Luke O'Brien 07.25.06
Two Civica cameras crown a Los Angeles Police Department cruiser rigged to read license plates. An infrared camera records license plates with a strobe that flashes passing cars. A digital camera grabs images of the surrounding environment to use in investigations. The equipment helps police find stolen cars and catch wanted persons.
WASHINGTON -- Jealous lovers may soon have an alternative to sniffing for perfume to catch a cheating mate: Just follow their license plate.
In recent years, police around the country have started to use powerful infrared cameras to read plates and catch carjackers and ticket scofflaws. But the technology will soon migrate into the private sector, and morph into a tool for tracking individual motorists' movements, says former policeman Andy Bucholz, who's on the board of Virginia-based G2 Tactics, a manufacturer of the technology.
Bucholz, who designed some of the first mobile license plate reading, or LPR, equipment, gave a presentation at the 2006 National Institute of Justice conference here last week laying out a vision of the future in which LPR does everything from helping insurance companies find missing cars to letting retail chains chart customer migrations. It could also let a nosy citizen with enough cash find out if the mayor is having an affair, he says.
Giant data-tracking firms such as ChoicePoint, Accurint and Acxiom already collect detailed personal and financial information on millions of Americans. Once they discover how lucrative it is to know where a person goes between the supermarket, for example, and the strip club, the LPR industry could explode, says Bucholz.
Private detectives would want the information. So would repo men or bail bondsmen. And the government, which often contracts out personal data collection -- in part, so it doesn't have to deal with Freedom of Information Act requests -- might encourage it.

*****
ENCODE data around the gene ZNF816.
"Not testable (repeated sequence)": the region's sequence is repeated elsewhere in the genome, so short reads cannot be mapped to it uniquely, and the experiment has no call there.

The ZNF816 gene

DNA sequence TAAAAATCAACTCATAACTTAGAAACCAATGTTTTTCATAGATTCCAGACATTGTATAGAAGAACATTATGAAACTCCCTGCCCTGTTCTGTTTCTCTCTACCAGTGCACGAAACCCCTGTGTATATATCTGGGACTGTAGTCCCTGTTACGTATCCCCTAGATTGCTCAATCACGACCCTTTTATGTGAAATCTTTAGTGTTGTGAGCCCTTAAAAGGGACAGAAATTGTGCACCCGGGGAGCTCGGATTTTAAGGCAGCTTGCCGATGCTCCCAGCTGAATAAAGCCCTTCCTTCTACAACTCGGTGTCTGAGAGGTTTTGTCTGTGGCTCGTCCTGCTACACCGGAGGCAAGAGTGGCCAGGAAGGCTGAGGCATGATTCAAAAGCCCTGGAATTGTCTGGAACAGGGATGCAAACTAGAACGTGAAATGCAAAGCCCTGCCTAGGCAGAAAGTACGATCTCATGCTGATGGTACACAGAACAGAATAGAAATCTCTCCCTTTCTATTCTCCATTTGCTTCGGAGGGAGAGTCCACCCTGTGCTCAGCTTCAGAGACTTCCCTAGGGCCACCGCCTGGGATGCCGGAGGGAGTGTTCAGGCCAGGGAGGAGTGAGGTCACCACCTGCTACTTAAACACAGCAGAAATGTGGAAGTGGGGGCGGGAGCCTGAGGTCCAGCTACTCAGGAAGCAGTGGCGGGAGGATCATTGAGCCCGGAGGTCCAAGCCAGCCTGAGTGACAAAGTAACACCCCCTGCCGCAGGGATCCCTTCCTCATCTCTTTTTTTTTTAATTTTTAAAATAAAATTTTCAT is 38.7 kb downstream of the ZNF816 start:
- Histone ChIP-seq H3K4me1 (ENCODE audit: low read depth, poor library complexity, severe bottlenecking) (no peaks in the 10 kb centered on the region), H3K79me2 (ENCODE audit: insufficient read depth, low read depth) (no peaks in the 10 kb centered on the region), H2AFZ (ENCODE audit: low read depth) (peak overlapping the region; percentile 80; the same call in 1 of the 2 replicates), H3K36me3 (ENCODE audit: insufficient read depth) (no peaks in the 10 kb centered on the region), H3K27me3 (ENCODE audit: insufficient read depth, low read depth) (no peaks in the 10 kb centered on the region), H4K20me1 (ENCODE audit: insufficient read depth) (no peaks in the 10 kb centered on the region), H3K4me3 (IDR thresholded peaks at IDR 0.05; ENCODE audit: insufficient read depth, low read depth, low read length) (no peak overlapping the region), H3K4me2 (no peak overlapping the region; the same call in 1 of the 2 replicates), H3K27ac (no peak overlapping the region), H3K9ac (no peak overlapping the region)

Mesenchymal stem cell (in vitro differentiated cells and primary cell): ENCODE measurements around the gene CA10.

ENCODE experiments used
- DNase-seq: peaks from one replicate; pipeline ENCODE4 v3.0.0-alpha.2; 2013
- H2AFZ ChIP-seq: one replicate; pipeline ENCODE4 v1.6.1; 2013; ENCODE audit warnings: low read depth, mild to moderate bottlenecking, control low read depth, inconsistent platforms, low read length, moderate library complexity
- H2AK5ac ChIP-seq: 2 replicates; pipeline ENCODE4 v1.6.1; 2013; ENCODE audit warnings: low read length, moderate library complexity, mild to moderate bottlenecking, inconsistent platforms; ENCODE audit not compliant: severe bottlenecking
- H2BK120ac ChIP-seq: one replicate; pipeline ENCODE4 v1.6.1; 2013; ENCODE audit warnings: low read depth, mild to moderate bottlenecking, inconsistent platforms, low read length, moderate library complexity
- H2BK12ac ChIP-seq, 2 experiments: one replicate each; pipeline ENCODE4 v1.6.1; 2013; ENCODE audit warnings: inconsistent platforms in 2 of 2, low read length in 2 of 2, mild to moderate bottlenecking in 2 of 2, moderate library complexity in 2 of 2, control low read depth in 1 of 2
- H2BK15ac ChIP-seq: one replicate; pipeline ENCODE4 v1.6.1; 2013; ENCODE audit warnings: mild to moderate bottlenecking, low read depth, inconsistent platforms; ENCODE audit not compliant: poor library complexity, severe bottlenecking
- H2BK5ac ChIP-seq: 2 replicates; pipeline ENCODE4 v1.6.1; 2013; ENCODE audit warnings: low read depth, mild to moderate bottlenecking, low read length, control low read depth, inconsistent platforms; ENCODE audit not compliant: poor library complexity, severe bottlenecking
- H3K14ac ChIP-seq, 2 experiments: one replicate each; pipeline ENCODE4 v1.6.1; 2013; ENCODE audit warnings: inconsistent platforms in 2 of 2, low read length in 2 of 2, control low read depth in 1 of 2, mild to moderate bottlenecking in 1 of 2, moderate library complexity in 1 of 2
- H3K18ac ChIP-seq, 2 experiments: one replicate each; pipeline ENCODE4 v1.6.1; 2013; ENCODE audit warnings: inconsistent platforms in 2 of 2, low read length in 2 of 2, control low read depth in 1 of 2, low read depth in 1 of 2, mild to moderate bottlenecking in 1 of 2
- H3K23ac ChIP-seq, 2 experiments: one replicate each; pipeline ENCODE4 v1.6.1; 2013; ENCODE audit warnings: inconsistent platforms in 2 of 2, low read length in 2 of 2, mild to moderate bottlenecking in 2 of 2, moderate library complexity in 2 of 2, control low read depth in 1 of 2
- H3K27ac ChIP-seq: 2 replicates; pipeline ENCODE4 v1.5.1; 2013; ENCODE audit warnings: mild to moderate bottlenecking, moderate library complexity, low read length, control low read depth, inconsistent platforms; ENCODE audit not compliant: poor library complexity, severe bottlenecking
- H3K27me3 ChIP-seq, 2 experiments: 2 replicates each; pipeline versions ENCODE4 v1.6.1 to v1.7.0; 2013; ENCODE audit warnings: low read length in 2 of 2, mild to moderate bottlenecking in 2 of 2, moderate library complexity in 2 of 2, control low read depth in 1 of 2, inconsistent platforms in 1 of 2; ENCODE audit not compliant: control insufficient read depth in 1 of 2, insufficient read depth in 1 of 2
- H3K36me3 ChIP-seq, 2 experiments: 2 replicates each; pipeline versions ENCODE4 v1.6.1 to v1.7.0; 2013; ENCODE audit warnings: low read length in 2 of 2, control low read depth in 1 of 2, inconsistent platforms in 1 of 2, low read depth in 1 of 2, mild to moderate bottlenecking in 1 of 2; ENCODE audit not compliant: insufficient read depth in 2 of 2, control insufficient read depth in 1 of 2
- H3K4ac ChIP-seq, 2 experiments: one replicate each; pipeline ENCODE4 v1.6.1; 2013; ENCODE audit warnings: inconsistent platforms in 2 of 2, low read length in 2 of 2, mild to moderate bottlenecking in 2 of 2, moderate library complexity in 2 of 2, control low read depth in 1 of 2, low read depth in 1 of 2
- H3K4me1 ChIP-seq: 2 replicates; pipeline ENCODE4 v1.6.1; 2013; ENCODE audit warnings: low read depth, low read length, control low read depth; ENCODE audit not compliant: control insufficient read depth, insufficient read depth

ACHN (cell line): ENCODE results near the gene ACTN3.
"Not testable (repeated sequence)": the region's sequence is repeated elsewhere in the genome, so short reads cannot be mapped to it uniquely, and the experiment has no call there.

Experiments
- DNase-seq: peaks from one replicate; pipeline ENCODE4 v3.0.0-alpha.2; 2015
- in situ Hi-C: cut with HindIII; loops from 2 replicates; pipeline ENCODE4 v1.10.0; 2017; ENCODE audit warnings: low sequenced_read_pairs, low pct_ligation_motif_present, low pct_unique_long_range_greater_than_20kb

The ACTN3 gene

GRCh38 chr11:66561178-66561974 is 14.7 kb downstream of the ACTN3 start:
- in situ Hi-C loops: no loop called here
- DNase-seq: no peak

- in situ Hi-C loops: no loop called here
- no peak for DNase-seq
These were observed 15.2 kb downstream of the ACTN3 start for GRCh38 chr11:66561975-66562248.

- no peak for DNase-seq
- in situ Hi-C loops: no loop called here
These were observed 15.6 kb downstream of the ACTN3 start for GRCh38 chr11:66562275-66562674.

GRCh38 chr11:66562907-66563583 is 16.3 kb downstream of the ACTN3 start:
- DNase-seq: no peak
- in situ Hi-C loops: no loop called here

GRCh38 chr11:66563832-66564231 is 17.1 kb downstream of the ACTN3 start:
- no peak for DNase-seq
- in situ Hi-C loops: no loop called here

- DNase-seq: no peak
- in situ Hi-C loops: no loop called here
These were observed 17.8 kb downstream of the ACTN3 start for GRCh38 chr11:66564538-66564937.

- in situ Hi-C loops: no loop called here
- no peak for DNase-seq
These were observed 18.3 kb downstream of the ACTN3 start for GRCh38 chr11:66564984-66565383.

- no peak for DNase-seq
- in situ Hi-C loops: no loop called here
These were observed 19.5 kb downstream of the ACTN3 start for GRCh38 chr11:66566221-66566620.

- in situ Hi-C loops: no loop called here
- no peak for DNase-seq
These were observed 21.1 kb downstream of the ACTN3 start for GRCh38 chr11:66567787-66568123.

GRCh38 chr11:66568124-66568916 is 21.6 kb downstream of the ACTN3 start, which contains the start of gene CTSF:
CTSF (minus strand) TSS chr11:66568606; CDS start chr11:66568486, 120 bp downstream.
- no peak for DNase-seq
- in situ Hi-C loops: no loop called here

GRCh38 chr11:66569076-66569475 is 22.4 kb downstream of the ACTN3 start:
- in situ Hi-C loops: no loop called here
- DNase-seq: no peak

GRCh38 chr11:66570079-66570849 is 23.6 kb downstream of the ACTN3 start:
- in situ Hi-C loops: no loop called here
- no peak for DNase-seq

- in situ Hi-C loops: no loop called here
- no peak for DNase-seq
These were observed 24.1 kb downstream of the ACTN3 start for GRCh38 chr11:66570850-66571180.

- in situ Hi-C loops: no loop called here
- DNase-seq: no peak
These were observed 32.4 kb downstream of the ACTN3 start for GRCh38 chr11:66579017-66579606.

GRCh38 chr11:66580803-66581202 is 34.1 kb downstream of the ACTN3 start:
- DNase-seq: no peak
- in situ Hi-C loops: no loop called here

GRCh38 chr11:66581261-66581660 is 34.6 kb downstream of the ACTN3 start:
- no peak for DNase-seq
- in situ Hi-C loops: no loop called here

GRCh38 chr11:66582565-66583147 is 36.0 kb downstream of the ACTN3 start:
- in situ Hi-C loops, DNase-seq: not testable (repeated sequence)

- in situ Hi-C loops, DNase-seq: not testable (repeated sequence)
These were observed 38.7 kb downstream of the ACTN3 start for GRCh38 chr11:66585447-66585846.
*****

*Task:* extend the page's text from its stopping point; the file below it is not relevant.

"I know it sounds really Big Brother," Bucholz says. "But it's going to happen. It's going to get cheaper and cheaper until they slap them up on every taxicab and delivery truck and track where people live." And work. And sleep. And move.
Privacy advocates worry that Bucholz, who wants to sell LPR data to consumer data brokers like ChoicePoint, knows what he's talking about.
"We have pretty much a Wild West society when it comes to privacy rights," says Jay Stanley, a spokesman for the American Civil Liberties Union. "The overall lesson here is that we really need to put in place some broad-based privacy laws. We need to establish basic ground rules for how these new capabilities are constrained."
Current laws don't constrain much. Just as it's legal for the paparazzi to take pictures of celebrities in public, it's legal for anyone to photograph your license plate on the street. Still, there aren't enough LPR units in service yet to follow your car everywhere.
The systems, which cost around $25,000 and are made by G2 Tactics, Civica, AutoVu and Remington Elsag Law Enforcement Systems, among others, have been sold mostly to major police departments around the country.
Police in cities such as Los Angeles use them to hunt down stolen cars and felony vehicles like getaway cars. And parking-enforcement officers use LPR to collect money -- lots of it. In the first 12 hours after New Haven, Connecticut, deployed a G2 Tactics LPR to crack down on parking violations, the city towed or booted 119 cars, resulting in a $40,000 windfall, according to Bucholz.
LPR cameras, which are usually around the size of a can of tomato sauce, can be mounted on police cruisers and powered by cigarette lighters. As the car moves, the camera bounces infrared light off other vehicles' license plates. The camera reads the plates and feeds them to a laptop in real time, where information from an FBI or local database can tell an officer if the car is hot. Some systems can read up to 60 plates per second, and they work at highway speeds and acute angles.
The next step is connecting the technology to databases that will tell cops whether a sexual offender has failed to register in the state or is loitering too close to a school, or whether a driver has an outstanding warrant. It could also snag you if you're uninsured, if your license expired last week or even if your library books are overdue.
The subway has never looked more appealing.
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- I grew up in Chautauqua County, NY. I graduated from Edinboro University of Pennyslvania in 1981 with a BFA in Jewelry and Metalworking. I have been married 31 years. I currently run a small business with my husband. We both enjoy the outdoors and animals a great deal and live on a tiny farm in Western, NY.